Data redundancy

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In computer main memory, auxiliary storage and computer buses, data redundancy is the existence of data that is additional to the actual data and permits correction of errors in stored or transmitted data. The additional data can be simply a complete copy of the actual data, or only select pieces of data that allow detection of errors and reconstruction of lost or damaged data up to a certain level.

For example, by including additional data checksums, ECC memory is capable of detecting and correcting single-bit errors within each memory word, while RAID 1 combines two hard disk drives (HDDs) into a logical storage unit that allows stored data to survive a complete failure of one drive.[1][2] Data redundancy can also be used as a measure against silent data corruption; for example, file systems such as Btrfs and ZFS use data and metadata checksumming in combination with copies of stored data to detect silent data corruption and repair its effects.[3]

In database systems[edit]

Bearing a different nature, data redundancy also occurs in database systems that have a field repeated in two or more tables. Also called database denormalization, it is usually used to improve performance of database queries (shorten the database response time), at the expense of complicating the database management, introducing the risk of corrupting the data, and increasing the required amount of storage.

For instance, when customer data are duplicated and attached with each product bought, then redundancy of data is a known source of inconsistency since customer might appear with different values for given attribute.[4] Data redundancy leads to data anomalies and corruption and generally should be avoided by design;[5] applying database normalization prevents redundancy and makes the best possible usage of storage.[6] At the same time, proper use of foreign keys can minimize data redundancy and chance of destructive anomalies.[5] However, concerns of efficiency and convenience can sometimes result in redundant data design despite the risk of corrupting the data.[7]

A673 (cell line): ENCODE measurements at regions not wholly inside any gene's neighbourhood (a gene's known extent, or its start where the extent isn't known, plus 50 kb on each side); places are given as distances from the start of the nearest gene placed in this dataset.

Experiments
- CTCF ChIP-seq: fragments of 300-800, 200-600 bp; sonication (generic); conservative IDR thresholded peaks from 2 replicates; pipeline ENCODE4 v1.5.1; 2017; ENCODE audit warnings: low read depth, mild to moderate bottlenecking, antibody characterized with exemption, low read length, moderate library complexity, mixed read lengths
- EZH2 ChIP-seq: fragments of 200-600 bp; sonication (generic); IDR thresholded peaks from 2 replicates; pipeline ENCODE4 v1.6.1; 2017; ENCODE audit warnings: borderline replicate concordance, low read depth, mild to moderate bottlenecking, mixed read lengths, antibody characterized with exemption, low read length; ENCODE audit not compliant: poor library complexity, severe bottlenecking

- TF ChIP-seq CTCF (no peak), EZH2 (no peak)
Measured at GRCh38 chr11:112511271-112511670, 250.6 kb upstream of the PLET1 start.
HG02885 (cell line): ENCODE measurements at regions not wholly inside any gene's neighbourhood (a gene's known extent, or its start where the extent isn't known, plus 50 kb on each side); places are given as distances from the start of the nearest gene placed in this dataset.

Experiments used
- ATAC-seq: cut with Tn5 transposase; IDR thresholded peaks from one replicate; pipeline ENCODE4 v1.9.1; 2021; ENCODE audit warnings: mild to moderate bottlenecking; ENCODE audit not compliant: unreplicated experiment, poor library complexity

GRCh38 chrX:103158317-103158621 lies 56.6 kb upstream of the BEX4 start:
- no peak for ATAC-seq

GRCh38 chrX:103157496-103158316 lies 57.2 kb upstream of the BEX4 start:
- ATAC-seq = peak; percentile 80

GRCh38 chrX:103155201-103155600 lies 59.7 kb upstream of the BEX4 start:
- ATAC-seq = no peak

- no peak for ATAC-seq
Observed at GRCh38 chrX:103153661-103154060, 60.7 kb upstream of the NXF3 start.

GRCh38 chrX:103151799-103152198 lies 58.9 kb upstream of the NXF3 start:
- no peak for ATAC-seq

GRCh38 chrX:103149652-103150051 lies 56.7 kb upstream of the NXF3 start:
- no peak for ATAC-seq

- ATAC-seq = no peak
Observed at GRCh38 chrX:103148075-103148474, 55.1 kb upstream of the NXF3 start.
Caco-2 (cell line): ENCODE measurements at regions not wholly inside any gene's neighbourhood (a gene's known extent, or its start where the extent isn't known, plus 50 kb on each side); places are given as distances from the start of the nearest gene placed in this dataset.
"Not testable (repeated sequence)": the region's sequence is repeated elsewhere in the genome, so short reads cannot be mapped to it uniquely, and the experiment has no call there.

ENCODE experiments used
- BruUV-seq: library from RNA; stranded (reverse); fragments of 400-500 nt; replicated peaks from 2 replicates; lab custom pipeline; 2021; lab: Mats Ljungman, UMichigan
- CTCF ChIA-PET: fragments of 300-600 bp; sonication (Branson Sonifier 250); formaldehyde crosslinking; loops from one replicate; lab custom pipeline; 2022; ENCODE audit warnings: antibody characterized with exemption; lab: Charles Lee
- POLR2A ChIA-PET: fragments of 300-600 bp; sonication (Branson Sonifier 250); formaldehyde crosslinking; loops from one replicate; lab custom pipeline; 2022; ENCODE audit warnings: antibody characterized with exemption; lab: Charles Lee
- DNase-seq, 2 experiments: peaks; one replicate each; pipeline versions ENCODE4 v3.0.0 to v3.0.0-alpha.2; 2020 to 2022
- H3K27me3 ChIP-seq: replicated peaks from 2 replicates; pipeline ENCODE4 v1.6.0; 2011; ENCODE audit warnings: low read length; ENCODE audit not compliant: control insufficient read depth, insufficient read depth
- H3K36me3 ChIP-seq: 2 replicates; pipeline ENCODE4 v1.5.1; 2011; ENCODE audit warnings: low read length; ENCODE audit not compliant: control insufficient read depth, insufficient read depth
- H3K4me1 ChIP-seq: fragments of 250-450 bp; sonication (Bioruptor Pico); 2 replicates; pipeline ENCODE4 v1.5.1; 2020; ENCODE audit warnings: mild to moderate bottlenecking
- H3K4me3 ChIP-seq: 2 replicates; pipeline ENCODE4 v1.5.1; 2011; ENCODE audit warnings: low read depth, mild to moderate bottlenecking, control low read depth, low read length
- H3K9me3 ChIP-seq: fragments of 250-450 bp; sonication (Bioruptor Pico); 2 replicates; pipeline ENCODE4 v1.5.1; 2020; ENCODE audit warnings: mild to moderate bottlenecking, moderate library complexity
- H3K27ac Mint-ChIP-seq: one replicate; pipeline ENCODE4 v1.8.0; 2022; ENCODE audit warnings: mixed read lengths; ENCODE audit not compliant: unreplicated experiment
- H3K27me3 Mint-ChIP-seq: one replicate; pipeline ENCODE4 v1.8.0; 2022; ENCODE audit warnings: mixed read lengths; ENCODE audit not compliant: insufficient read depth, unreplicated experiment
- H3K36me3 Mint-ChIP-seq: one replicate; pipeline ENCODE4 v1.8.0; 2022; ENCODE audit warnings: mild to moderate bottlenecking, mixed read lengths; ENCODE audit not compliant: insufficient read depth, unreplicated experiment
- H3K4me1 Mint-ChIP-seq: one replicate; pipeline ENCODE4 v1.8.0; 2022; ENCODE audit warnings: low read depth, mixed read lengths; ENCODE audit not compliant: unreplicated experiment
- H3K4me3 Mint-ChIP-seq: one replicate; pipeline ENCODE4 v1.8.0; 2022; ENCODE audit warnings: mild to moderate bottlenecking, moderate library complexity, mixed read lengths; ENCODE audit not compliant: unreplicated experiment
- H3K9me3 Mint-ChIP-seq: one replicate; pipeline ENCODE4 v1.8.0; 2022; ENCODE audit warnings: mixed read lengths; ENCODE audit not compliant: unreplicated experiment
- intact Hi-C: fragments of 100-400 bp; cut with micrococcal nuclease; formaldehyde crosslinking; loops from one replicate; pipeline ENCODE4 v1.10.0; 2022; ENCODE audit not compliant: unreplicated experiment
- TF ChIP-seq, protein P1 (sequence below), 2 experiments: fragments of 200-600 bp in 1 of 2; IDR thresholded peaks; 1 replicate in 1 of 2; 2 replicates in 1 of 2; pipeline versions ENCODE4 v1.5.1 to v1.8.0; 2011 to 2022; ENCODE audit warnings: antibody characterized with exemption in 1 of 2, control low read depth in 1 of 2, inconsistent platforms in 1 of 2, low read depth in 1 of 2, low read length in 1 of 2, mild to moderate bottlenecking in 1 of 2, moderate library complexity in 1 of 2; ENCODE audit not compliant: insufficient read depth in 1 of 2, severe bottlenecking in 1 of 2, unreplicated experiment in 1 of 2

See also[edit]

References[edit]

  1. ^ Xin Li; Michael C. Huang; Kai Shen; Lingkun Chu (9 May 2010). "A Realistic Evaluation of Memory Hardware Errors and Software System Susceptibility" (PDF). cs.rochester.edu. Retrieved 16 January 2015. 
  2. ^ Remzi H. Arpaci-Dusseau; Andrea C. Arpaci-Dusseau (3 January 2015). "Operating Systems – Three Easy Pieces: Redundant Arrays of Inexpensive Disks (RAIDs)" (PDF). cs.wisc.edu. Retrieved 16 January 2015. 
  3. ^ Margaret Bierman; Lenz Grimmer (August 2012). "How I Use the Advanced Capabilities of Btrfs". Oracle Corporation. Retrieved 26 January 2015. 
  4. ^ Jorge H. Doorn; Laura C. Rivero (2002). Database integrity: challenges and solutions. Idea Group Inc (IGI). pp. 4–5. ISBN 978-1-930708-38-9. Retrieved 23 January 2011. 
  5. ^ a b Peter Rob; Carlos Coronel (2009). Database systems: design, implementation, and management. Cengage Learning. p. 88. ISBN 978-1-4239-0201-0. Retrieved 22 January 2011. 
  6. ^ I. T. L. Education Solutions Limited; Itl (2009). Introduction to Information Technology. Pearson Education India. p. 522. ISBN 978-81-7758-118-8. Retrieved 4 February 2011. 
  7. ^ Allen G. Taylor (2 February 2010). SQL for Dummies. For Dummies. pp. 126–127. ISBN 978-0-470-55741-9. Retrieved 1 February 2011.